Though he had four sons, Dasharatha’s favorite was Rama. Isn’t it just like the hand of Providence to snatch away someone we’re so attached to when we least expect it? The sage Vishvamitra one day came to Ayodhya and asked Dasharatha to have Rama accompany him in the forest. The vile night-rangers were harassing the most innocent in society. Fiends who masked their real appearance, cannibals with no scruples, were attacking the peaceful sages during their religious observances. Vishvamitra wanted the best protector, and so he asked for Rama.
The request was a little strange, as Rama was not yet a teenager. Dasharatha was ready to bring his whole army into the forest to give protection, but Vishvamitra insisted on Rama. As a pious soul, Dasharatha always deferred to the counsel of the priestly class. He reluctantly allowed Rama to go. Rama’s younger brother Lakshmana went along too. Whenever you get Rama, you get Lakshmana also. Lakshmana is just as capable a fighter, and he never leaves Rama’s side.
So we can imagine how Dasharatha must have felt afterwards. He not only lost the personal association of his favorite person in the world, but he had to live knowing that they were in constant danger. Rama and Lakshmana were going to fight these wicked creatures, and the only comforting thought was that Vishvamitra would guide them. All faith was invested in the sage, and without that faith Dasharatha would have nothing to give him comfort.
In the above referenced verse from the Janaki Mangala, Dasharatha is welcoming another priest into his home. This time Shatananda from Janakpur has arrived. He is the family priest of King Janaka. After being worshiped, he gives Dasharatha a scroll, which when read aloud brings the king so much joy. The scroll has news of Rama’s upcoming marriage. No news of any harm to the king’s eldest son. No news about Rama never returning. No news about any injury to Lakshmana. Rather, Rama has accomplished the amazing feat of lifting an extremely heavy bow in a contest in Janaka’s kingdom. No other prince in the world was able to move the bow, and yet Rama lifted it with ease. He won the hand in marriage of the beautiful Sita Devi, Janaka’s daughter. Thus Dasharatha was proud of his son and also excited to attend the wedding. He gladly gave his permission as well, which we know from Sita’s recounting of her marriage story in the Ramayana.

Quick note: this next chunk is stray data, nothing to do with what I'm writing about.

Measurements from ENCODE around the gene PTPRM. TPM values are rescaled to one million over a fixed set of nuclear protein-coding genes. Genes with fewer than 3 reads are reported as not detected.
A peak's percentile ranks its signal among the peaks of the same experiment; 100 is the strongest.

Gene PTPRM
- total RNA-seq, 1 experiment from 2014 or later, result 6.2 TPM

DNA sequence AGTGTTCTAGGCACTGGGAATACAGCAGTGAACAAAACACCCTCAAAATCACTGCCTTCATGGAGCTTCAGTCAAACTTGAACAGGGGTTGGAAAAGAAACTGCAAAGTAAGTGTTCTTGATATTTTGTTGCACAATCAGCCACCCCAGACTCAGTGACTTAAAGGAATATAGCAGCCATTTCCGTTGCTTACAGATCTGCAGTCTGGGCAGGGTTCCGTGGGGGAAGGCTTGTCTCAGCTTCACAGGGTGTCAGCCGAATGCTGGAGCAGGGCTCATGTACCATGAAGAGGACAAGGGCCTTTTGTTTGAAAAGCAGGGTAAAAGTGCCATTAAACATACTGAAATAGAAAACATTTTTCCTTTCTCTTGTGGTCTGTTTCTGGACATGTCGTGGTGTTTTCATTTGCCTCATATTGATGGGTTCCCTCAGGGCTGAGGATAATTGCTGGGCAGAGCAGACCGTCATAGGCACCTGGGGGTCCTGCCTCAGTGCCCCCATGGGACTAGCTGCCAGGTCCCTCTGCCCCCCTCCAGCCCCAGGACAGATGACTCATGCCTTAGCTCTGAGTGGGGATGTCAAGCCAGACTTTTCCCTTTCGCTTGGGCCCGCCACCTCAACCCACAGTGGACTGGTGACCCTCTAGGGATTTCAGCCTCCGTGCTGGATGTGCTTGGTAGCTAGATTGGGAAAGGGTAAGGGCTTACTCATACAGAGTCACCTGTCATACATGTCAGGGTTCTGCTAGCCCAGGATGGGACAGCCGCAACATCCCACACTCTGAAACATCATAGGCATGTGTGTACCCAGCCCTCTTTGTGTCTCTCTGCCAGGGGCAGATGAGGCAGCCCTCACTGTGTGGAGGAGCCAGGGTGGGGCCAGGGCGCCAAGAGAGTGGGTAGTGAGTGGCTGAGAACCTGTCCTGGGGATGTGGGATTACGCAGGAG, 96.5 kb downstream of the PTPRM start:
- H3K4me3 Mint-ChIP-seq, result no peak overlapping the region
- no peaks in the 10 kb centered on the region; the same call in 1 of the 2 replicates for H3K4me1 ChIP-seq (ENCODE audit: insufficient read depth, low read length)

“Thereupon, after inviting my father-in-law, the elderly King Dasharatha, to Mithila and receiving his approval, my father gave me away to Rama, the knower of the self.” (Sita Devi speaking to Anasuya, Valmiki Ramayana, Ayodhya Kand, 118.52)
The pious leader of Ayodhya got news that day that sent the entire city into a joyful frenzy. Many years later, separation from the same Rama would cause him to leave his body. Death is inevitable, however, and one who thinks of Rama at that time has the most auspicious end to life. Rama is the Supreme Lord, non-different from the original. From Dasharatha’s character, we see why God chose him as His father during one of His plays on earth.
Infant son along the floors to scurry,
Their innocence in parents makes endless worry.
When sent off to fight enemy attack,
No guarantee they’ll ever come back.
Dasharatha’s eldest son to forest went,
King then worrying many a night spent.
When from Shatananda news to hear,
King joyful over fate of Rama so dear.
Categories: janaki mangala